Moreover, the prime movers are dissatisfied and doubt the bargain rather than searching for truth. Finally, Tocqueville accused the Enlightenment of falsely opposing authority over reason. He argues that philosophers refuse to be guided by a higher authority. It traded a single authority for countless authorities that conferred prestige. He also argued that authority was not a consequence of conquest. However, it is an acknowledgment of higher insight and judgment. Therefore, it is not an abuse of reason. In general, he asserts truth: living truth and not determining causal relationships.

Alexis de Tocqueville did not believe that reason is powerless in acting according to its light or that the individual is stupid while such new democracy is wise. Denying excuses is as much a mistake as only allowing excuses. Intellect is a precious gift that must be used to make assumptions about nature and events. It creates a synthesis that can overcome differences in interests and ideas. The facts of everyday life and general experience represent knowledge, although it expresses itself to Tocqueville in prejudice and tradition rather than personal reason.

The Utilitarian Monarchy

Tocqueville’s new liberalism incorporates a thorough understanding of individualism, considered integral to the moral community. He argues that moral community is a social form of human creation pattern. However, God shaped the moral community. The individual is not the utilitarian individualism of Jeremy Bentham, John Locke, and Thomas Hobbes. The highest goal for Tocqueville is not the victory of individuality as other liberal thinkers. However, the development of the capacity to exercise proper choice for the sake of the individual soul. Individualism, according to him, is religious, namely the development of one’s soul to achieve eternal happiness and virtue. Therefore, utilitarian individualism for him only fosters mere egoism.

The republican government for Tocqueville was unbalanced because it promised more. However, it provides less freedom than a constitutional monarchy. He is better off in a hereditary monarchy than a republic. Constitutional monarchies are considered more successful in controlling the passions of the majority. In a constitutional monarchy, the citizen would force the king to share the authority with the aristocracy. The aristocratic social structure has advantages. It is because it has a calling and interest. After all, it maintains local independence. It also resists the concentration of authority. As with Montesquieu, Tocqueville believed that good governance always depended on an intermediary authority in local government.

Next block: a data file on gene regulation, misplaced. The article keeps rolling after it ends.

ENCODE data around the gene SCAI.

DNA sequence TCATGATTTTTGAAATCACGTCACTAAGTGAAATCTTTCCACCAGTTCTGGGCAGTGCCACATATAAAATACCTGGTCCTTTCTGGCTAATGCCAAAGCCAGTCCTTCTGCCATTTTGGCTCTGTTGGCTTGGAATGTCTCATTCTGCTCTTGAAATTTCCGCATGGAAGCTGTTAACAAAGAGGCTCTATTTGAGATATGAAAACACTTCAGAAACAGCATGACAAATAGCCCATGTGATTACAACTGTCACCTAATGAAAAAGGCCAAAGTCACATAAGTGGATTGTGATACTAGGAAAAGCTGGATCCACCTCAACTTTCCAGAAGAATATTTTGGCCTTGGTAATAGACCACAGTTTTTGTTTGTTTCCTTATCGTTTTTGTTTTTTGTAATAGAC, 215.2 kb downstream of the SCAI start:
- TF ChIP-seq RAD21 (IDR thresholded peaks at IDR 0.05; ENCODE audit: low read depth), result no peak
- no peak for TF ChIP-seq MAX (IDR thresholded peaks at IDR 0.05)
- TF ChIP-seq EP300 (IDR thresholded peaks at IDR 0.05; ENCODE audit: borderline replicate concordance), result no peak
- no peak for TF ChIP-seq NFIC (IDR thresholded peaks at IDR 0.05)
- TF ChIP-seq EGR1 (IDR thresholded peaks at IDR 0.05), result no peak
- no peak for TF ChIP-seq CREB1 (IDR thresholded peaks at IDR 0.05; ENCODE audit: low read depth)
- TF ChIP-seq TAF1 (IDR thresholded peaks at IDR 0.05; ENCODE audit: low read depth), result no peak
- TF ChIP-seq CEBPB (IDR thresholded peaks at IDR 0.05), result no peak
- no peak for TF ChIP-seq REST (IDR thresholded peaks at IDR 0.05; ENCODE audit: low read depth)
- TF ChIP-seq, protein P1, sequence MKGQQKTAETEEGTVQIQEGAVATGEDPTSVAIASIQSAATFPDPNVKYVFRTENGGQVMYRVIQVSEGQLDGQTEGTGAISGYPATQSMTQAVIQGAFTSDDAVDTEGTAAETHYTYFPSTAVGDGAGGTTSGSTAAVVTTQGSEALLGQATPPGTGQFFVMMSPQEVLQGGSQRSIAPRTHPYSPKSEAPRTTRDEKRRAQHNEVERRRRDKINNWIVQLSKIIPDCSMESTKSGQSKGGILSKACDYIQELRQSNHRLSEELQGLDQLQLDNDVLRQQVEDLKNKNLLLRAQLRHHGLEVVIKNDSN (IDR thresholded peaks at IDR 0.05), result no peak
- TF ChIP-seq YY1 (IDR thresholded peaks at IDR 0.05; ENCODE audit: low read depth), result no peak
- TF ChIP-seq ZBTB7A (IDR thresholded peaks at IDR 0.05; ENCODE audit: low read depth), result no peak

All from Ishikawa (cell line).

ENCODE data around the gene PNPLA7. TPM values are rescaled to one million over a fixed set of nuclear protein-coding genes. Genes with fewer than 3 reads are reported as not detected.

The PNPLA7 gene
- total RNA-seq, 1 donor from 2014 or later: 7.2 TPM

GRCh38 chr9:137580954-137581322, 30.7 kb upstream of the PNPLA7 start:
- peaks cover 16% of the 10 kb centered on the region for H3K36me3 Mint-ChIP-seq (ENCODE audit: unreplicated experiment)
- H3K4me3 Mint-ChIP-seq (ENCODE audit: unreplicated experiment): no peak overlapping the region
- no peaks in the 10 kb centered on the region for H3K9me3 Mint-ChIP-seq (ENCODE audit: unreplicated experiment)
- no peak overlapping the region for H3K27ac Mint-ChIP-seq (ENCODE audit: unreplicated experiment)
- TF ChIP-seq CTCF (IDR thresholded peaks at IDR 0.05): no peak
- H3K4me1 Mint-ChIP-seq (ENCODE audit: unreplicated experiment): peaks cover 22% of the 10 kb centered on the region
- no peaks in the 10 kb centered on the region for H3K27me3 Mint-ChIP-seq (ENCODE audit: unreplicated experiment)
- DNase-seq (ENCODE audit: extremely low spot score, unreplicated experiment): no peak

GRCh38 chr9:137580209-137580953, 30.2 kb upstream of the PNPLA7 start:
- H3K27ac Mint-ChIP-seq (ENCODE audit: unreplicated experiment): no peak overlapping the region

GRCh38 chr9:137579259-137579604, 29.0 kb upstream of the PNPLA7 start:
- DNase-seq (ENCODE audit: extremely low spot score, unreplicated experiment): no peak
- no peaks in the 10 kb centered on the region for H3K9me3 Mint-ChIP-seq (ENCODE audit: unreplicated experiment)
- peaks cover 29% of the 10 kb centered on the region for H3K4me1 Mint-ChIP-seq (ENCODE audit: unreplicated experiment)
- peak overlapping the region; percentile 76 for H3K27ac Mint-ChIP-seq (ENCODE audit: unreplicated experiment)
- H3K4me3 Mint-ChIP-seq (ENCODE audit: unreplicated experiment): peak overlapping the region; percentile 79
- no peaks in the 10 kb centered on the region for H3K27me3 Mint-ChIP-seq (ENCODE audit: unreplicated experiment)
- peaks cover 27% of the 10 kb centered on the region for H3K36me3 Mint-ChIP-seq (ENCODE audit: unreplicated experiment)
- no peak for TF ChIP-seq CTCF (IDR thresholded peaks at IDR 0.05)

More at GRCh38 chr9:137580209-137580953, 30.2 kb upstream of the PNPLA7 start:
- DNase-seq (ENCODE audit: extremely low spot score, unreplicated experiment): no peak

The Democratic Civilization

It was clear to everyone that a significant democratic revolution was taking place. However, there are two opinions about the consequences and their nature. To specific people, it seemed like a new accident. On the other hand, it seems unbearable. That is because it is the most permanent, ancient, and uniform trend to be found in history. Immediately, the political power of the clergy was established and began to exert itself; the clergy opened the ranks to all classes, whether for the poor, rich, criminals, or masters. Equality penetrates government through the church. As a servant, the being had to thrive in eternal slavery took his place.

As a priest amid the nobles, it is not infrequently over the head of the king. When reviewed through history, slavery has been advocated by evil and slave-minded people. In addition, the independent and warm-hearted fight hopelessly to save humanity’s freedom. However, people of high character and benevolence must now be encountered. On the other hand, speaking in the name of freedom, specific people can feel the majesty and holiness. Loudly, it claims human rights that people have consistently denied.

Tocqueville’s fundamental premise is that peaceful and moral people are sincerely in love with a good country. For their health, they are willing to make huge sacrifices. On the other hand, they conflate civilization’s harmful and beneficial features.

The Individual Education

Alexis de Tocqueville was a proponent of universal political equality and new democracy. Every individual has the potential to make a positive impact on the world. However, he does not believe that equitable distribution of material goods, civic rights, or politics contribute to citizens’ development. According to him, redistribution of material possessions exacerbated existing divisions. It is incapable of forming moral bonds. Tocqueville rejected the concept of legal charity in this instance. It is because it acts as a barrier to developing a public spirit.

For Tocqueville, it is a delusion that society’s conditions can alleviate poverty without eroding civic commitment. According to Tocqueville, the government should not be involved in education. In essence, the family is the most critical factor in the education and upbringing of children. He claimed that state-run education produces a generation of citizens subject to the state’s authority. In essence, education must promote the autonomy of individual judgment growth.